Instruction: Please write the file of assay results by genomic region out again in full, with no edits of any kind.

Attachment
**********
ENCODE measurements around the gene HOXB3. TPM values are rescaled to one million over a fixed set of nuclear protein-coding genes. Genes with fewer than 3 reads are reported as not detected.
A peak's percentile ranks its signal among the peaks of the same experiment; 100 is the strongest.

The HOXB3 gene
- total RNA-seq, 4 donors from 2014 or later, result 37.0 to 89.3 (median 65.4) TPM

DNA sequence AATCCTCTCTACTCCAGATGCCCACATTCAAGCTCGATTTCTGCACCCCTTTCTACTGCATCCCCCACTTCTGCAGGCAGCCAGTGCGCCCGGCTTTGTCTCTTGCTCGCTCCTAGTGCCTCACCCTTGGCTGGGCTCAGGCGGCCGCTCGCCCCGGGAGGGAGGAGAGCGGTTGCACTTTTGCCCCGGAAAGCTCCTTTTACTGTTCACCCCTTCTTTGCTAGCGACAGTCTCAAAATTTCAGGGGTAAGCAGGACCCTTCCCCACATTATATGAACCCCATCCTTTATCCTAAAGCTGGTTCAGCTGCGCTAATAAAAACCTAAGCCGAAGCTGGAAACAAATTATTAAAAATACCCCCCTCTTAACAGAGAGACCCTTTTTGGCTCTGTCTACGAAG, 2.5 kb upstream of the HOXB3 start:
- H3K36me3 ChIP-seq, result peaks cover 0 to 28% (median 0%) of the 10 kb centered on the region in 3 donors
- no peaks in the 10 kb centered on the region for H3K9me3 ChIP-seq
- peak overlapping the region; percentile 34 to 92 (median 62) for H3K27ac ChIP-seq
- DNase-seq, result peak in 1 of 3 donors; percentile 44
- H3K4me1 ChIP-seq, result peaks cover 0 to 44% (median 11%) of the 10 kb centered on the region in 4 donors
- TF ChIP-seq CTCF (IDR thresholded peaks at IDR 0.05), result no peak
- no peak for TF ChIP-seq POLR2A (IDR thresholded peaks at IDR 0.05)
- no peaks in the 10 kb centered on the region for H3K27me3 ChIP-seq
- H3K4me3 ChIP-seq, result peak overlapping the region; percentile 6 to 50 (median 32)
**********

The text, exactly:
ENCODE measurements around the gene HOXB3. TPM values are rescaled to one million over a fixed set of nuclear protein-coding genes. Genes with fewer than 3 reads are reported as not detected.
A peak's percentile ranks its signal among the peaks of the same experiment; 100 is the strongest.

The HOXB3 gene
- total RNA-seq, 4 donors from 2014 or later, result 37.0 to 89.3 (median 65.4) TPM

DNA sequence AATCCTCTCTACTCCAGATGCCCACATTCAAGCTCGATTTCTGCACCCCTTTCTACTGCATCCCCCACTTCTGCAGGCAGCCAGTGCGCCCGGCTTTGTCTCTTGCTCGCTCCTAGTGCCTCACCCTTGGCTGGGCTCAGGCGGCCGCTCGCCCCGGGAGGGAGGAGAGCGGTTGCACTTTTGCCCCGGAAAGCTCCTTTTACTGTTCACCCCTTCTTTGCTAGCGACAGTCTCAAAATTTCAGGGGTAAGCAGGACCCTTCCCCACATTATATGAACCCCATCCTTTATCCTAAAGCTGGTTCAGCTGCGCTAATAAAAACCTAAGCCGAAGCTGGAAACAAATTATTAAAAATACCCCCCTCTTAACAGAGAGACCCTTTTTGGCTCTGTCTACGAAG, 2.5 kb upstream of the HOXB3 start:
- H3K36me3 ChIP-seq, result peaks cover 0 to 28% (median 0%) of the 10 kb centered on the region in 3 donors
- no peaks in the 10 kb centered on the region for H3K9me3 ChIP-seq
- peak overlapping the region; percentile 34 to 92 (median 62) for H3K27ac ChIP-seq
- DNase-seq, result peak in 1 of 3 donors; percentile 44
- H3K4me1 ChIP-seq, result peaks cover 0 to 44% (median 11%) of the 10 kb centered on the region in 4 donors
- TF ChIP-seq CTCF (IDR thresholded peaks at IDR 0.05), result no peak
- no peak for TF ChIP-seq POLR2A (IDR thresholded peaks at IDR 0.05)
- no peaks in the 10 kb centered on the region for H3K27me3 ChIP-seq
- H3K4me3 ChIP-seq, result peak overlapping the region; percentile 6 to 50 (median 32)